Indoor skydiving as an Olympic sport?

I was lucky enough recently to visit a relative in California with a house above the San Francisco Bay.  How excited was I when I realised I could see NASA Ames’ Moffett Field across the bay?  This houses Hangar One, an old airship hanger like something out of Flash Gordon, and the World’s largest wind tunnel, used to test the Space Shuttle.

Moffett Field and NASA Ames Research Centre.  The wind tunnel inlet is clearly seen towards the bottom of the picture.  Hanger One is towards the top of the picture.

Flying inside a wind tunnel

One minute I was marvelling at a wind tunnel so big you can see it by eye from 15 miles away and the next, the family had dragged me away to fly in one.  You might have seen them from the motorway: there is a fashion for indoor skydiving where you fly inside a vertical windtunnel tube around 4 m across and 20m high.  It is driven by four 80 kW motors and the upwards force of the 160 mph wind on your body cancels out your body weight so that you hover in a similar fashion to free-falling at terminal velocity (i.e. at 160 mph) from a plane.  Subtle adjustments to your hands and feet cause you to rotate or even tumble.

The instructor inside the working section, Brandon, and his pal outside in the control booth skillfully controlled the power of the loud fans to shoot you high into the vertical tube and then let you drop gently back down onto the floor of the safety cage.   I noticed that the larger ones amongst us needed the fans on high and Brandon was pretty relaxed, letting us control our own ‘flight’.  The kids, however, were gripped tightly as they almost rattled from side to side. The instructor showed off at the end doing fantastical loop-the-loops in the tight confines of the tube.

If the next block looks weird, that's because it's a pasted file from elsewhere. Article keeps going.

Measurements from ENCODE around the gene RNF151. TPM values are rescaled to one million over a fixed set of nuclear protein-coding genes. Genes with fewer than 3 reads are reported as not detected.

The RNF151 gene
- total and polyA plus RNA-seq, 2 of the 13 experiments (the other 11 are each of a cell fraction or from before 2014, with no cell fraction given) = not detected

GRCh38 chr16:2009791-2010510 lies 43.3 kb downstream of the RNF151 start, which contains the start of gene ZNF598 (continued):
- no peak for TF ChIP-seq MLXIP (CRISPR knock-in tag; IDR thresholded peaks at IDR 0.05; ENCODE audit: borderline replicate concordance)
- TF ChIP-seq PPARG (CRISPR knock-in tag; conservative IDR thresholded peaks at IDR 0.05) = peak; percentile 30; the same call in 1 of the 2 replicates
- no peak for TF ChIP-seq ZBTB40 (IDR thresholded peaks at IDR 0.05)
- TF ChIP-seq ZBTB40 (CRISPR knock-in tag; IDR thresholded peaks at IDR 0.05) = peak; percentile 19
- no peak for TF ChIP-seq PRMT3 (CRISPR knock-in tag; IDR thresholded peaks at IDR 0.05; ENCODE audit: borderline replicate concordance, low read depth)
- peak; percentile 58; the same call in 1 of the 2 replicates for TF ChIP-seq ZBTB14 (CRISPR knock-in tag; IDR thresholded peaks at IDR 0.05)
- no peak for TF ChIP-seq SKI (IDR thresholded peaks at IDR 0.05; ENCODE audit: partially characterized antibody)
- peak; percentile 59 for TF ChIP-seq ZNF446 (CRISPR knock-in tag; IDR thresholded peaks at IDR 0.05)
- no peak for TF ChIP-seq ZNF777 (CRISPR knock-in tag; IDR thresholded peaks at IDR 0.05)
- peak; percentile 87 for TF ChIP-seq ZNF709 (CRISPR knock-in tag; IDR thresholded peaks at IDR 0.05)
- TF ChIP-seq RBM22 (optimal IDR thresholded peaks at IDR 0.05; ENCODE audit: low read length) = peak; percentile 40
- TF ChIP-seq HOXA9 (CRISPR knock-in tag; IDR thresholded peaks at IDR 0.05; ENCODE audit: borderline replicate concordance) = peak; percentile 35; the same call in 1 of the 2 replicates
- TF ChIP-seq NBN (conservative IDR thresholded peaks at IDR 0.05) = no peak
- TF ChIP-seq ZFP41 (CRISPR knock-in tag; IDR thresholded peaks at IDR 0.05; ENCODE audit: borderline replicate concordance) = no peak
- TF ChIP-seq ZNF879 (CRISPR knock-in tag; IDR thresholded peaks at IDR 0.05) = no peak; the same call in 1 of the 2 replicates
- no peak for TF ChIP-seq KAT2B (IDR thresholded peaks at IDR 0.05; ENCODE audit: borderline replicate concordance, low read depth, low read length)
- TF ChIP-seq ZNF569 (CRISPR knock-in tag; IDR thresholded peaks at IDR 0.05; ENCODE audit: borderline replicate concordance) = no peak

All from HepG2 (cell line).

The sportsman in me thought, why isn’t this in the Olympics? And then the science geek in me thought – what’s the physics of this?  And what are the key influencing factors for a good performance?

The physics of indoor skydiving

If you are floating stationary so that the upward wind force and your downwards weight cancel out then the forces are in equilibrium.  The ratio of these two forces reduce to cross-sectional-area/mass (see equations at end) and gives a merit index of how well you will float for a given wind speed; a high number means that it is easy for you to float and only a low wind speed is needed and vica versa.  Working out your cross-sectional area is not the easiest thing to do but one way to guess if you know your height and weight is to use an equation create by Bassett et al. (1999) for cyclists (see equations and reference at end).  In fact, I am beginning to think that there is only one or two equations in sport of which the one for drag force is the key (see the earlier blog on cycling for instance).

Once you’ve worked out how to calculate cross-sectional-area/mass, you find some interesting things. Let’s take a kid in our group – he was about 1.2 m (4 ft) tall and about 45 kg (100 1b) in mass – and compare him to me (1.93 m tall and 79 kg in mass).  His merit index is 5.1 compared to my 4.6 so that he floats more easily and needs a lower wind speed to stay in the air.